They conclude that private enterprise will not make homes cheaper except by reducing quality and that “…it is futile to attempt to deal with the problem as a cold commercial proposition.”
Financing public housing scheme
After concluding that only a government program can solve the problem of the slums, they turn to funding options for such programs. Initially, they comment on the benefits of public housing programs, being the quality of housing for the poor, the reduction in other welfare payments, and the macroeconomic effects of a large construction program on employment and income which will result in further taxation to the state.
These same benefits would be seen today from large scale public housing programs.
The honesty in the sources of finances section is refreshing. It is either taxes or loans, since “slum reclamation must be regarded as a branch of the social services and will not be self-supporting”.
Actually spending some of the collective wealth on building better housing for the poor rather than requiring a self-financing system is the opposite of the current economic fashion. For example, the main housing proposal of the Australian government is to create an investment fund to attempt to self-finance public housing with an abomination call the Housing Australia Future Fund (HAFF).
In fact, one of the major housing policy themes in 2023 is to attract superannuation funds to invest, or to lend money to community housing providers with government guarantees (e.g. the affordable housing bond aggregator).
But this approach always bumps up with the reality that cheaper housing means less financial gain to the property owner. The idea of funding slum reclamation and rebuilding from bank lending was dismissed because of the necessity to lose money in the process, not make money, and the program would be unable to repay the loan with interest.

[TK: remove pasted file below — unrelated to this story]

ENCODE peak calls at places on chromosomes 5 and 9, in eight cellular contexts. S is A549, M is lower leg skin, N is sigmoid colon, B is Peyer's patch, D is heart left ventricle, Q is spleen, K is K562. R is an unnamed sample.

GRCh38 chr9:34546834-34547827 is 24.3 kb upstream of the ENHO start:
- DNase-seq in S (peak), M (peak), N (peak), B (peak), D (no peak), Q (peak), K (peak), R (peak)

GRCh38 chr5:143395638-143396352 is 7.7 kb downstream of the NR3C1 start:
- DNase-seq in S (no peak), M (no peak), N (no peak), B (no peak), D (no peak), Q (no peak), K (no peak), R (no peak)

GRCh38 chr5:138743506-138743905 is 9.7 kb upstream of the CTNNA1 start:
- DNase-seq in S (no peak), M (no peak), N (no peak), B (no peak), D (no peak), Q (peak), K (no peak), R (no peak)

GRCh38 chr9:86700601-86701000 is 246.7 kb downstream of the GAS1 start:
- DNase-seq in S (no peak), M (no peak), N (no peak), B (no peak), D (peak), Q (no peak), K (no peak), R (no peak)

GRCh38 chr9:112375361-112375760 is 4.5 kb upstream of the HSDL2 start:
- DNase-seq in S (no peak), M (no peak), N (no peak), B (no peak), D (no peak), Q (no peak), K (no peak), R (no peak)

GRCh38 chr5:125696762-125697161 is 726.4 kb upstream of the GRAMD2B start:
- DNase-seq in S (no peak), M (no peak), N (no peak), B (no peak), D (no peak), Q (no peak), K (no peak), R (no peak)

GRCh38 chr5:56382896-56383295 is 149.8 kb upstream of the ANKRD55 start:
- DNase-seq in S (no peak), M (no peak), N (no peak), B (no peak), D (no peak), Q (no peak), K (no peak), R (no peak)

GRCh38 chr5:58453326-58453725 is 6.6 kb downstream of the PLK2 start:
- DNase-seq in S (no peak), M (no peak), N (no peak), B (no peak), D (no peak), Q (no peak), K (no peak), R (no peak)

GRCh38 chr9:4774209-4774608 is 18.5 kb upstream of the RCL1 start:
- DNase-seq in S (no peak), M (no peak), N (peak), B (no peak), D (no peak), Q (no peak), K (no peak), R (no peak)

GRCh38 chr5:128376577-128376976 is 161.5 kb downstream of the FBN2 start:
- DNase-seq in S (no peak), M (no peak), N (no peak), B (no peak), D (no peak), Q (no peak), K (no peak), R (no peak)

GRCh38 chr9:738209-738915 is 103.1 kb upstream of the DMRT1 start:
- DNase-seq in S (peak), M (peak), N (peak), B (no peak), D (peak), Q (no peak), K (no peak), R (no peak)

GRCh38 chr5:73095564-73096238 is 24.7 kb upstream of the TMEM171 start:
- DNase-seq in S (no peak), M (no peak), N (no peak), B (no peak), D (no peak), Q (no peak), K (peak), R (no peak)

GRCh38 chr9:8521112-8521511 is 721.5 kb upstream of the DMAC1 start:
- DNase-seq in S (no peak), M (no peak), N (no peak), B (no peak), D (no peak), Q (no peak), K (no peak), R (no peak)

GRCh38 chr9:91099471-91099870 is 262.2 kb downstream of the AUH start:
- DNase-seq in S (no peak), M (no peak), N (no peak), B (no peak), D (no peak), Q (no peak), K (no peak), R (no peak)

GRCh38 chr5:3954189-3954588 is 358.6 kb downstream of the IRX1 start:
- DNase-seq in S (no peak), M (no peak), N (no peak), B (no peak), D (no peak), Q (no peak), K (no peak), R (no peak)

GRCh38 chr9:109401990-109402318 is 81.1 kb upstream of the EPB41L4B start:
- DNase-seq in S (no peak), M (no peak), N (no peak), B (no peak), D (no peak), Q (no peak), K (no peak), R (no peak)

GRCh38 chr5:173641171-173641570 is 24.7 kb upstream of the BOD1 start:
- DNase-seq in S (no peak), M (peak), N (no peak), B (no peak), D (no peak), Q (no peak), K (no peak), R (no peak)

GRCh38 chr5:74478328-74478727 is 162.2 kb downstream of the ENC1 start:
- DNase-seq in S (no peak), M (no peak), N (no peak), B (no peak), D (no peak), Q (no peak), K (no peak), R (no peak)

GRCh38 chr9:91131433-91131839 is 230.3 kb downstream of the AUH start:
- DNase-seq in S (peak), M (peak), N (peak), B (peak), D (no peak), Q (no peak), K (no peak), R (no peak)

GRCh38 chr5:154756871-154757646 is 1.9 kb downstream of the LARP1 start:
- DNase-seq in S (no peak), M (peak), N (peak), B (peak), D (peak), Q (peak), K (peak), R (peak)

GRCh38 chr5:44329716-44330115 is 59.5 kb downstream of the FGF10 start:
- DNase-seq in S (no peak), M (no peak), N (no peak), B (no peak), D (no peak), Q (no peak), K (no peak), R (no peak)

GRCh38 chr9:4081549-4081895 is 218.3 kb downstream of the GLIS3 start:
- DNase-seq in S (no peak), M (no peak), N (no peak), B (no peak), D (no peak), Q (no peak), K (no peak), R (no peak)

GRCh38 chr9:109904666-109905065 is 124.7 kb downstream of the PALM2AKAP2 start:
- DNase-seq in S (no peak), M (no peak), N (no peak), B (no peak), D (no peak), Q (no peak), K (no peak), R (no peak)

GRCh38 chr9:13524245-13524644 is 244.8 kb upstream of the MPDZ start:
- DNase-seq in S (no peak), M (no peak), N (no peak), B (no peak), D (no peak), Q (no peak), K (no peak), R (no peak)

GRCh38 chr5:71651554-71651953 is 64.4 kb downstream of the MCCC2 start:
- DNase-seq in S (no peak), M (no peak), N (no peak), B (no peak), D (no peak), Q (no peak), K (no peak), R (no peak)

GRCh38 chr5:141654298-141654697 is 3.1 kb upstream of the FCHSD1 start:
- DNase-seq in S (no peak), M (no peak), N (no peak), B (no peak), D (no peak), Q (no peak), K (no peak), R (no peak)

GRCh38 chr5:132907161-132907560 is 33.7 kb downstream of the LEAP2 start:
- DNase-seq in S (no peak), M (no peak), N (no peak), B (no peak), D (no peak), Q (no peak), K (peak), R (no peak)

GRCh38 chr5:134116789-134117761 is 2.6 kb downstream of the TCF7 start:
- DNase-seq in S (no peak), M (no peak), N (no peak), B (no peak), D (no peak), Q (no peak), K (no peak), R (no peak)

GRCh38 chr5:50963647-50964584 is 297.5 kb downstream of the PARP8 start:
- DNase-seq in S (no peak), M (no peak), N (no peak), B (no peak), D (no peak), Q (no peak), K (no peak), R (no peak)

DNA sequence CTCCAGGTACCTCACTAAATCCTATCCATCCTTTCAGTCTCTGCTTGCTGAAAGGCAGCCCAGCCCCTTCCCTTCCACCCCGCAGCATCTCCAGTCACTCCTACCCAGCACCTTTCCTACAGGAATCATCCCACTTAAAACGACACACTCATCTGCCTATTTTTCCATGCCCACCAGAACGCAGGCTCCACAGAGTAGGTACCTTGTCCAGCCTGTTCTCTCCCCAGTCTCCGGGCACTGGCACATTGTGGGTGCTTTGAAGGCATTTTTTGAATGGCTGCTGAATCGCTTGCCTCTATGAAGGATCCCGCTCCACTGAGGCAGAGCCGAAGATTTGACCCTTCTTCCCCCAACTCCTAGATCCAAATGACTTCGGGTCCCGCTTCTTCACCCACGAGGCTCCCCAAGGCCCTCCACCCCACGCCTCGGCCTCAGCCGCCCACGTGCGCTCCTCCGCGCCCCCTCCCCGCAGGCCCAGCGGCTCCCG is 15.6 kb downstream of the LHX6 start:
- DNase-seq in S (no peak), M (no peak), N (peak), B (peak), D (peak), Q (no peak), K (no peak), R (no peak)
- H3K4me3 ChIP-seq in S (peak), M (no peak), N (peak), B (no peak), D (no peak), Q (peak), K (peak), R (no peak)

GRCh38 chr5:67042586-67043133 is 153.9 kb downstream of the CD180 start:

One thing I would dispute is that the “…manner in which the State raises the moneys required for slum reclamation will have an important bearing on the success or failure of any scheme.” This may have been true in 1937 when the state has a tiny budget. Today, any housing program would be a tiny fraction of the government budget. A rounding error. It is the political will that is lacking.
Demand side subsidies
More interesting is how they seek to administer the subsidies necessary. They go against the now popular demand-side subsidies and instead argue that direct grants to the slum reclamation and building to local authorities or the central housing authority are the best direct way to achieve the result.
Subsidies to tenants for rents they worry will simply be captured by the landlords. Though they assume 100% will be passed through as higher rents, which I doubt would be the case. But even if it is half or less, this is still a very cost-inefficient way to make housing cheaper for tenants.
Construction sector capacity
Since the report recommends a major construction program, it deals with the issue of capacity constraints in the construction and materials sectors of the economy.
They refer to a 1924 English program of home building that began with a treaty on prices from private sector materials suppliers and builders so that the sudden increase in demand for construction was accommodated by a gradual increase in capacity rather than a sudden increase in price.
This makes a lot of sense. As we have seen from the COVID-era housing boom, sudden increases in demand in construction really do result in rapid price changes (though border closures and lockdowns made things a whole lot worse).
This is certainly a lesson for any future large-scale Australian public home-building program. Indeed, these capacity constraints are why I suggest that over the long term, public homebuilding is a great counter-cyclical stabilisation policy. When private housing markets fall, keep the construction sector going by fast-tracking public homebuilding. Of course, this requires keeping a buffer stock of properties ready to go. We saw in 2009 with Kevin Rudd’s $6 billion public housing stimulus how effective countercyclical public homebuilding can be.
That’s all from me for now.
The report is excellent. Please take a look at it for yourself and share your thoughts in the comments.